Teacher unionism, then and now

Throughout its history, teacher unionism in the college sector has had a profound effect on a model of education that is unique in the world.

From yesterday’s battles to present-day struggles, two passionate teachers attest to how far we’ve come and the challenges that remain.

In 1968, the Fédération des enseignantes et enseignants de cégep (FEC-CSQ) was created. In no time, the work of codifying and standardizing working conditions in cégeps began. According to Éric Beauchesne1, it was a tremendous success, especially considering the context of the time.

“Let’s not forget that these institutions were the result of a fusion of classical colleges and technical institutions with disparate cultures and modes of operation. For example, with regards to tasks, a universal formula was created to break down individual workloads in specific environments. This method of operation was unique to cégeps.”

Éric Beauchesne

Gains with multiple benefits

Throughout the decades, numerous other challenges were addressed, including a mechanism for job security to reduce employer arbitrariness when hiring workers.

“During the different national negotiations, teaching personnel also made significant gains thanks to their affiliation to a union confederation, which was the CEQ at the time (now the CSQ). Gains included better salaries, an improved pension plan, disability insurance, parental leave, regional disparity bonuses, etc. These significant advances led to increased stability for the teaching body, contributing to a better quality of education,” says the former negotiator.

Professional issues have also been at the heart of many battles. “Repeatedly, employers attempted to create departmental hierarchies that would have made teachers their subordinates. Union mobilization helped maintain the collegial functioning of departments while preserving the professional autonomy of union members,” he adds.

There is still work to do

Despite the gains made during past union battles, there is still work to do to adapt working conditions with social and technological changes. Job insecurity is now a reality for increasing numbers of teachers. In fact, it’s at the heart of future union battles.

Marianne Bouchard-Landry2 knows what she’s talking about. After 10 years of teaching, she still doesn’t have a contract: “This deplorable situation dispels the myth of universal job security, which is still too often fed to the public.”

Over the years, the workload of cégep teachers has increased, notably due to increasing administrative tasks related to teacher accountability, and updating and revising programs.

“Accelerated changes in technology also impose new constraints, particularly in the technical sector where programs must remain in line with the labour market. Subject matter knowledge evolves quickly in higher education. Continuous improvement is critical to keep skills and knowledge current,” says Marianne Bouchard-Landry.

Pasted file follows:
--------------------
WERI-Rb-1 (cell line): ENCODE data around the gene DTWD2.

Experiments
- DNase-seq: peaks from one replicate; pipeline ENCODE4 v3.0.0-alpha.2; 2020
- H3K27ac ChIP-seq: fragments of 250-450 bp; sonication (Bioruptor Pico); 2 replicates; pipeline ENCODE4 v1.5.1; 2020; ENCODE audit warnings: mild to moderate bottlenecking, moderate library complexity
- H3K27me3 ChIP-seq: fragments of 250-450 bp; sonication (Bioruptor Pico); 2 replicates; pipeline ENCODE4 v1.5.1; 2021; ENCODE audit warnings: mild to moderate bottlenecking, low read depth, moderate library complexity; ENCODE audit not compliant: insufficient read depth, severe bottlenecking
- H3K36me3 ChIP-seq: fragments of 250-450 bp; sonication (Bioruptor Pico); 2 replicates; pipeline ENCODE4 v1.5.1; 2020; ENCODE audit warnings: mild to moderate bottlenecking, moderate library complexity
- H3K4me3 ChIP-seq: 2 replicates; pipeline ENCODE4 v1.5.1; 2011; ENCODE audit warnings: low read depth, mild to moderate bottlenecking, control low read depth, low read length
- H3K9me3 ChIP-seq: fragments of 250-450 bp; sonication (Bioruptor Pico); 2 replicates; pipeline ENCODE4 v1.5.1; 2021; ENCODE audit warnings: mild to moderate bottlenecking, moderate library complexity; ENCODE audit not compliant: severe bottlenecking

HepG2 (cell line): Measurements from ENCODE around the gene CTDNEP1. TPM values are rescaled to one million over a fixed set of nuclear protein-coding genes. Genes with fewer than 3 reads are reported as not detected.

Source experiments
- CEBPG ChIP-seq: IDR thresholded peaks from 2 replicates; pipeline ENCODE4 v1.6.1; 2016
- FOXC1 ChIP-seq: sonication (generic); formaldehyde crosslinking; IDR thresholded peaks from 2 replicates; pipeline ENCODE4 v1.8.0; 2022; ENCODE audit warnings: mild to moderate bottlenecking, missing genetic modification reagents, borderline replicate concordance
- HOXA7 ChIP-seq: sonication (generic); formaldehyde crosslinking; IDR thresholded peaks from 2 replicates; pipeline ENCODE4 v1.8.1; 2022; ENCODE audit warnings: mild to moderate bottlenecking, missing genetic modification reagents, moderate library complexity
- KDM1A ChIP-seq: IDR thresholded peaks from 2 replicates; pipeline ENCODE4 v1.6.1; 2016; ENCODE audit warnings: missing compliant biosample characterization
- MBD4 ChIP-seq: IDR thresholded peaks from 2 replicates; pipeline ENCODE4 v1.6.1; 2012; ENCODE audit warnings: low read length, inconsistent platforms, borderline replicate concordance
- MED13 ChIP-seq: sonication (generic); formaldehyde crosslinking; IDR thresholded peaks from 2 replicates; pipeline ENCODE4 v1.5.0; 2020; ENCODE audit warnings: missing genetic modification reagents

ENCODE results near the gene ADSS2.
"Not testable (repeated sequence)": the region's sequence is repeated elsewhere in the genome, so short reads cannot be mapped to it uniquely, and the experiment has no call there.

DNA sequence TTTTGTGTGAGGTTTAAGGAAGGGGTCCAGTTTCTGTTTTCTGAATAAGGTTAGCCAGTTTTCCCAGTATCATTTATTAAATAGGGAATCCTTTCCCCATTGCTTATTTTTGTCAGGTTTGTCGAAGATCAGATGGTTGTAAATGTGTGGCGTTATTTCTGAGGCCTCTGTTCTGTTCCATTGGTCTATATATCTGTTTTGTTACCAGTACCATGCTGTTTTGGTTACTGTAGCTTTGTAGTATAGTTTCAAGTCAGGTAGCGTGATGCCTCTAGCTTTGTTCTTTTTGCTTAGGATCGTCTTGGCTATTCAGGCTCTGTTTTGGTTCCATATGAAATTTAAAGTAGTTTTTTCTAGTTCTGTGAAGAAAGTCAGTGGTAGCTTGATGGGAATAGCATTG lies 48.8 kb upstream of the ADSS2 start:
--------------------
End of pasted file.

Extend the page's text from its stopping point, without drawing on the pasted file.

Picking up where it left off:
Furthermore, the significant increase in students with special needs requires more personnel, which is impossible to obtain due to a lack of funding.

“For teachers, the situation demands more support and a great deal of management. It’s a significant source of overwork that isn’t recognized at its fair value. Added to this is the lengthy process of corrections. I don’t know of any teacher who doesn’t bring corrections home in the evenings and weekends. Excessive workloads in cégeps are not simply in the abstract!” says the literature teacher.

Marianne Bouchard-Landry

Commitment: union or professional?        

A false dichotomy is often suggested between union and professional commitment. But one simply needs to ask these two individuals what motivates them in their work to understand. Despite difficult conditions, Marianne Bouchard-Landry loves her job.

“The image of young people portrayed in the media is fundamentally unjust. I find them curious, bold even! Their commitment to the environment is wonderful. My interaction with them fuels me both personally and professionally,” she says.

For Éric Beauchesne, his passion is just as strong after 23 years of teaching French. “When you teach, you get what you give. It’s the beauty of it. Educating young adults makes me optimistic and gives me faith in the future,” he says.


1 Éric Beauchesne is a member of the Syndicat des enseignantes et enseignants du Cégep de Bois-de-Boulogne. He has served in many capacities, including as president of his union, vice-president of the FEC-CSQ, and member of the National Negotiating Committee.
2 Marianne Bouchard-Landry is a member of the Syndicat des professeurs du Cégep de Sainte-Foy and a union executive.


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